On May 20, the gay activist, scholar, and writer, Jeffrey Escoffier (1942-2022), died.

His career began in the age of New Left-inspired gay liberation. It lasted to the age of Pete Buttigieg and PrEP. He always linked LGBT political struggles to larger social issues, like class, gender, and race. All the while, he defended the diverse sexual behaviors and expressions. In his last book “Sex, Society, and the Making of Pornography” (2021), he examined the porn industry like any other industry in late capitalist society.

In an email, Fred Fejes, a professor at Florida Atlantic University, described Escoffier as a “member of that important first generation of queer scholars and activists who, in the 1970s and ‘80s, through cultural activism, scholarly work and community engagement, helped shaped our sense of LGBTQ identity and community.”

In 1970, he became head of Philadelphia’s Gay Activist Alliance. That group led that city’s first Stonewall Commemoration in 1972. No one called it “Pride” back then. Escoffier also had a passion for writing and publishing. In 1972, he and others published “The Gay Alternative.” The expanded acronym would come later. That magazine became a forum for discussions about radical LGBT politics and culture. In 1974, it featured the gender-fuck icon Divine on its cover. In a tribute to Escoffier in “Jacobin,” Whitney Strub said his “most sustained theme was always socialism and sexual liberation.”

In the late ‘70s, Escoffier moved to San Francisco, hotbed of cultural, political, and sexual activism. He edited “Socialist Review.” Unlike many Left Journals, "Socialist Review" reflected an open, pluralistic socialism. Its articles discussed issues from feminist, multi-racial, HIV/AIDS, and queer perspectives.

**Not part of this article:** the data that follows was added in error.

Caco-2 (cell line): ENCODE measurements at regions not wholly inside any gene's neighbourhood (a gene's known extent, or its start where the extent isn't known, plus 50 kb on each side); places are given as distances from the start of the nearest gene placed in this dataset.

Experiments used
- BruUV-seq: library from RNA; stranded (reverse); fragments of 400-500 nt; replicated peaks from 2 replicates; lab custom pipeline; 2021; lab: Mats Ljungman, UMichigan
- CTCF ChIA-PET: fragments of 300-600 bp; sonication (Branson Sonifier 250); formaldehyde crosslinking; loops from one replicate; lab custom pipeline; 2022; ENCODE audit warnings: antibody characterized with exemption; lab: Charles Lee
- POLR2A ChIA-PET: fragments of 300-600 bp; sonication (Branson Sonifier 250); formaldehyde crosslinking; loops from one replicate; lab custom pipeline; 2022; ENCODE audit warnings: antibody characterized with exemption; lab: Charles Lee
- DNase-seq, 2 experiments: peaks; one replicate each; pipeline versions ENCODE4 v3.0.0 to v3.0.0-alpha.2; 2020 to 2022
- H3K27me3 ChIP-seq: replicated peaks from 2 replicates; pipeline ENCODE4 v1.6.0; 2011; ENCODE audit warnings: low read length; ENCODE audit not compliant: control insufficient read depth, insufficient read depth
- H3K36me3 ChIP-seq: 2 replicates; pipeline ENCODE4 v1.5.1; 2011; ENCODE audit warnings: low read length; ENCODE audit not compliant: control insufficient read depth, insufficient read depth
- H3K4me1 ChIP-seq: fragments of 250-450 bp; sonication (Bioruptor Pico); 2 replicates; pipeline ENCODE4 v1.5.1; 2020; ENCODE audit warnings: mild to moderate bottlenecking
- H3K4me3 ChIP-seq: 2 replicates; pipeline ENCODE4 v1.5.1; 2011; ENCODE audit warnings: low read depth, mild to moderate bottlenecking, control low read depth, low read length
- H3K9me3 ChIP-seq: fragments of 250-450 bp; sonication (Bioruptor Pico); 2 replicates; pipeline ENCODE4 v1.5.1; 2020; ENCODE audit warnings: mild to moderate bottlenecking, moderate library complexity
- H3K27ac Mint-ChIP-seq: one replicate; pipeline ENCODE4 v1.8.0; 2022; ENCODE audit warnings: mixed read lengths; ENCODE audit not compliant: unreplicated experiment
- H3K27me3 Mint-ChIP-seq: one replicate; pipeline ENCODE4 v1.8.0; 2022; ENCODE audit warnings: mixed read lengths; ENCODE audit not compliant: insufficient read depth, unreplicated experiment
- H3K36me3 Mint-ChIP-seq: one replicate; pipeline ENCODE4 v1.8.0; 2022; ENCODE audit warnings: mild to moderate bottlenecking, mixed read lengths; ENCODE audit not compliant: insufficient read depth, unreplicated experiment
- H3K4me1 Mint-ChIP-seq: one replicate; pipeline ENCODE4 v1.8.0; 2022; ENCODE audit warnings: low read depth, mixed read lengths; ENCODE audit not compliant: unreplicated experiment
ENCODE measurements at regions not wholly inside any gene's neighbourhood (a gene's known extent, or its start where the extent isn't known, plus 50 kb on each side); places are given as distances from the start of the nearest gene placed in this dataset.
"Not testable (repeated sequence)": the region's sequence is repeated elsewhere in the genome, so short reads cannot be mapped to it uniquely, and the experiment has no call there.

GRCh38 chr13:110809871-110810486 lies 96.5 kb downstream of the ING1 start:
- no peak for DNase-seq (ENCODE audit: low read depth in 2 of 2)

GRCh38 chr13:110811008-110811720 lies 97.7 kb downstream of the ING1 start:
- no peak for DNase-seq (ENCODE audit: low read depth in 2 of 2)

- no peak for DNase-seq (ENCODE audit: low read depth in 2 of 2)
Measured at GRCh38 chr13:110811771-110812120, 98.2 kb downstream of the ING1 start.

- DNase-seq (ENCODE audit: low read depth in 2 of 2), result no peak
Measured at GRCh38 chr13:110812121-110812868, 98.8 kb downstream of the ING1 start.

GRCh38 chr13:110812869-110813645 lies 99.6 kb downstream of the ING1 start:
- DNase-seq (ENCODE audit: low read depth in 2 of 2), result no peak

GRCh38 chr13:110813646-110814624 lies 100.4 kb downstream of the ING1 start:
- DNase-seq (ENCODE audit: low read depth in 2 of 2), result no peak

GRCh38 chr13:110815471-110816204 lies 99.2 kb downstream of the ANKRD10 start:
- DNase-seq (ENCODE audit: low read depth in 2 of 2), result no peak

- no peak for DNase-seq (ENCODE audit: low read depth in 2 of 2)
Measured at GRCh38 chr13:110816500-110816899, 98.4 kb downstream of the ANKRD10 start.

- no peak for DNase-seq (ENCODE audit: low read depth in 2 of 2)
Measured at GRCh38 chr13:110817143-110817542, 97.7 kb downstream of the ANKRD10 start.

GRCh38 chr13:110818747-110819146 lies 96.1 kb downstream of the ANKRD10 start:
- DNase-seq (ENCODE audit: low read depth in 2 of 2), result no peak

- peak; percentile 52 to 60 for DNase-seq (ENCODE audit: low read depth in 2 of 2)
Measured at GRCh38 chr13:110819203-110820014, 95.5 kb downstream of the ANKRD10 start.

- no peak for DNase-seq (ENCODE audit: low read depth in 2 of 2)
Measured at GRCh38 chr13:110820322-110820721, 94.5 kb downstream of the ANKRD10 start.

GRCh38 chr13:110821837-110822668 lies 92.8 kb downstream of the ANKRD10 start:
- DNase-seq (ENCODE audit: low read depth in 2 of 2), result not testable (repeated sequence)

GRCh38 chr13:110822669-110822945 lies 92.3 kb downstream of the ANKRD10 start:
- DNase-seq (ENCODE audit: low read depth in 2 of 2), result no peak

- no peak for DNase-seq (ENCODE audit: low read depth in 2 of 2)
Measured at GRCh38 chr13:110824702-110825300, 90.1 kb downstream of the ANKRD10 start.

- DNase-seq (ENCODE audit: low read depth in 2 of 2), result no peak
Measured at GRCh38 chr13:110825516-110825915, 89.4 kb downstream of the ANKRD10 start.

In 1988, Escoffier and others started the LGBT quarterly magazine, “OutLook. “The Advocate” targeted the emerging consumerist LGBT subculture. In contrast, “OutLook” targeted the multi-racial, gender radical, sex-positive LGBT communities. Escoffier took free speech and the “marketplace of ideas” seriously. Their goal was not to sell products, beliefs, or candidates. Their goal was to promote critical thinking. “OutLook” ceased publication in 1992.

As a side project, “OutLook” organized the “OutWrite” conferences in San Francisco from 1988 to 1992. “OutWrite” brought together writers to network and learn about LGBT writing. Both “OutLook” and “OutWrite” saw themselves as rooted in grassroots movements. The book, “OutWrite: the Speeches that Shaped LGBTQ Literary Culture” quoted Judy Grahn at one conference, “If there is a lesbian or gay writer who has never done organizing, that person is getting a free ride.” These conferences featured and helped to develop, many of the luminaries of LGBT thinking and writing.

OutLook” and “OutWrite” had visions of LGBT politics that extended beyond LGBT rights and same-sex marriage. They involved issues of class, gender, race, and other systems of domination. Like everyone else who has tried to do so, they sometimes failed. Many times, it is better to fail to succeed than to never try. The LGBT right attacked them for being “politically correct,” yesterday’s term for “woke.”

In 1993, Escoffier began to work for the New York City Dept. of Health and Mental Hygiene. He held the title of Director of Health Media and Marketing. He retired from that job in 2015.

In a time of increasing economic anxiety and attraction to social democracy, Escoffier’s writing may have more relevance than ever.


The full tribute in “Jacobin” is available online at jacobin.com.

Stonewall National Museum and Archives (1300 E. Sunrise) is currently hosting an exhibit about the “OutWrite” conferences. They also have back issues of “OutLook” available.

OutLook’s back issues are also available online at lesbianpoetryarchive.org.